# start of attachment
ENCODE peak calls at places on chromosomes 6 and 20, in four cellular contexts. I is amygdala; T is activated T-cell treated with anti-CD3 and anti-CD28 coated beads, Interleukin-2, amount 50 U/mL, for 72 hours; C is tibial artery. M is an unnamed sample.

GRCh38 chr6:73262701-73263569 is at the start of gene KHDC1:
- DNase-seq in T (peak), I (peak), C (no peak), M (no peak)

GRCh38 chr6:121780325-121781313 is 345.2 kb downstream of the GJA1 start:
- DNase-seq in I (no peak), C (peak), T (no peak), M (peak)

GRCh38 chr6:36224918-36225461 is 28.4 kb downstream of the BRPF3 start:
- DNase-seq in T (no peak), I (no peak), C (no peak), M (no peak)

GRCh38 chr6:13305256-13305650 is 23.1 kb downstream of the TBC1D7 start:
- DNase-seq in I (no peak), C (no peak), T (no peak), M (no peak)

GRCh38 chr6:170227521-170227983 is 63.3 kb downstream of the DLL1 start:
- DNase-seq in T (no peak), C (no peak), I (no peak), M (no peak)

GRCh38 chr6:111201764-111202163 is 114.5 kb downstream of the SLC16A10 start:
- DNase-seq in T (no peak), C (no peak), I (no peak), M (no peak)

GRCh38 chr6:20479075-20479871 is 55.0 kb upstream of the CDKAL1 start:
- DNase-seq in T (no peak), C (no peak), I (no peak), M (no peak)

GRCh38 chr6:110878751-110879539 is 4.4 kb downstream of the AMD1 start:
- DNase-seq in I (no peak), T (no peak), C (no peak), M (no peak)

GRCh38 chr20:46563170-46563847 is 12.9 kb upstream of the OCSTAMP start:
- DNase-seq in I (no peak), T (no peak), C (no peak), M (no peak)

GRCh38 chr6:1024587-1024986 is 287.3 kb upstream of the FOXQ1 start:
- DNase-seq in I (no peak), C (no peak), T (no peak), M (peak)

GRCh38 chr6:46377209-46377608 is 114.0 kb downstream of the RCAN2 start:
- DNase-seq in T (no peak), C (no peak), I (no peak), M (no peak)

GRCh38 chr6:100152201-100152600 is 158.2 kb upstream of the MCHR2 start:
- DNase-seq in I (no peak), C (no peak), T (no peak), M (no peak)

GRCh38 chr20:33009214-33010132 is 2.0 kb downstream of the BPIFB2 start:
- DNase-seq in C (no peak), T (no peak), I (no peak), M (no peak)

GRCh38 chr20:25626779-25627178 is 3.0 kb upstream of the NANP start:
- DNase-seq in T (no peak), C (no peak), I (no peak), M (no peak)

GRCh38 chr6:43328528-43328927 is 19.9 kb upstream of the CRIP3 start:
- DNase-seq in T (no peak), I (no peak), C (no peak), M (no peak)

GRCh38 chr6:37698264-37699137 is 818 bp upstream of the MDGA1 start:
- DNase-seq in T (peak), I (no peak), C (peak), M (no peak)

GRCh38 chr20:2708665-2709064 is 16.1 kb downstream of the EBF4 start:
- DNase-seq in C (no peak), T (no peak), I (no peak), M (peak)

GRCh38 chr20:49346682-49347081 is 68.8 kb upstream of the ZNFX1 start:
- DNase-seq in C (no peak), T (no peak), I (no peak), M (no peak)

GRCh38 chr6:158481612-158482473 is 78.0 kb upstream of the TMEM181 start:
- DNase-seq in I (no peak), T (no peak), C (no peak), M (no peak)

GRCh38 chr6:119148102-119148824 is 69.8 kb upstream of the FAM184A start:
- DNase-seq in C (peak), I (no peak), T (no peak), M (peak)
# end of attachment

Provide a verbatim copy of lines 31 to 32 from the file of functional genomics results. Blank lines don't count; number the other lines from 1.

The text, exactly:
- DNase-seq in T (no peak), I (no peak), C (no peak), M (no peak)

GRCh38 chr6:37698264-37699137 is 818 bp upstream of the MDGA1 start: